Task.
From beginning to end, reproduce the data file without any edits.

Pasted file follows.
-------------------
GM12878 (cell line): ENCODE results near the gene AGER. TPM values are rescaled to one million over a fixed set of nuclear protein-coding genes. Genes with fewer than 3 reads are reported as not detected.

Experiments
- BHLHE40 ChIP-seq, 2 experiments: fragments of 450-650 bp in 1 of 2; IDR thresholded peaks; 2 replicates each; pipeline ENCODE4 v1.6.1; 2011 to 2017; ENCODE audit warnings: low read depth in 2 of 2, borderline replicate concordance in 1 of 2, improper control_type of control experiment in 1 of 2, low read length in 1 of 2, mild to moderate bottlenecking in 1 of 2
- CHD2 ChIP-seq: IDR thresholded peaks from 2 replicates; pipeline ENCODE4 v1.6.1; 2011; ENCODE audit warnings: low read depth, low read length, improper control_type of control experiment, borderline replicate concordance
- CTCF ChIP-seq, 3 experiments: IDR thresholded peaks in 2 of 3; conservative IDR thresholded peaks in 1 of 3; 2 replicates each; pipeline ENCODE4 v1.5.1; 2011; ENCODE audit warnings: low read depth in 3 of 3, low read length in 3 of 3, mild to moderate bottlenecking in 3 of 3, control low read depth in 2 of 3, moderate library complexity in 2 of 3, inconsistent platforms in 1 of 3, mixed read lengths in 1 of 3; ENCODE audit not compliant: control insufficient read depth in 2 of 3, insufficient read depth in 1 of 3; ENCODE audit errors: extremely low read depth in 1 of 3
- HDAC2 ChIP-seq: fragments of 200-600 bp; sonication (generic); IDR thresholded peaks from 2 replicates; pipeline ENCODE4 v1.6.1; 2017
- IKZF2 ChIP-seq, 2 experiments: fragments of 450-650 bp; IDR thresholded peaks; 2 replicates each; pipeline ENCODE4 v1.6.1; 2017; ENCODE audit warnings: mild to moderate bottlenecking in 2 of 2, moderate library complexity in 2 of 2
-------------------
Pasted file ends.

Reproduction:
GM12878 (cell line): ENCODE results near the gene AGER. TPM values are rescaled to one million over a fixed set of nuclear protein-coding genes. Genes with fewer than 3 reads are reported as not detected.

Experiments
- BHLHE40 ChIP-seq, 2 experiments: fragments of 450-650 bp in 1 of 2; IDR thresholded peaks; 2 replicates each; pipeline ENCODE4 v1.6.1; 2011 to 2017; ENCODE audit warnings: low read depth in 2 of 2, borderline replicate concordance in 1 of 2, improper control_type of control experiment in 1 of 2, low read length in 1 of 2, mild to moderate bottlenecking in 1 of 2
- CHD2 ChIP-seq: IDR thresholded peaks from 2 replicates; pipeline ENCODE4 v1.6.1; 2011; ENCODE audit warnings: low read depth, low read length, improper control_type of control experiment, borderline replicate concordance
- CTCF ChIP-seq, 3 experiments: IDR thresholded peaks in 2 of 3; conservative IDR thresholded peaks in 1 of 3; 2 replicates each; pipeline ENCODE4 v1.5.1; 2011; ENCODE audit warnings: low read depth in 3 of 3, low read length in 3 of 3, mild to moderate bottlenecking in 3 of 3, control low read depth in 2 of 3, moderate library complexity in 2 of 3, inconsistent platforms in 1 of 3, mixed read lengths in 1 of 3; ENCODE audit not compliant: control insufficient read depth in 2 of 3, insufficient read depth in 1 of 3; ENCODE audit errors: extremely low read depth in 1 of 3
- HDAC2 ChIP-seq: fragments of 200-600 bp; sonication (generic); IDR thresholded peaks from 2 replicates; pipeline ENCODE4 v1.6.1; 2017
- IKZF2 ChIP-seq, 2 experiments: fragments of 450-650 bp; IDR thresholded peaks; 2 replicates each; pipeline ENCODE4 v1.6.1; 2017; ENCODE audit warnings: mild to moderate bottlenecking in 2 of 2, moderate library complexity in 2 of 2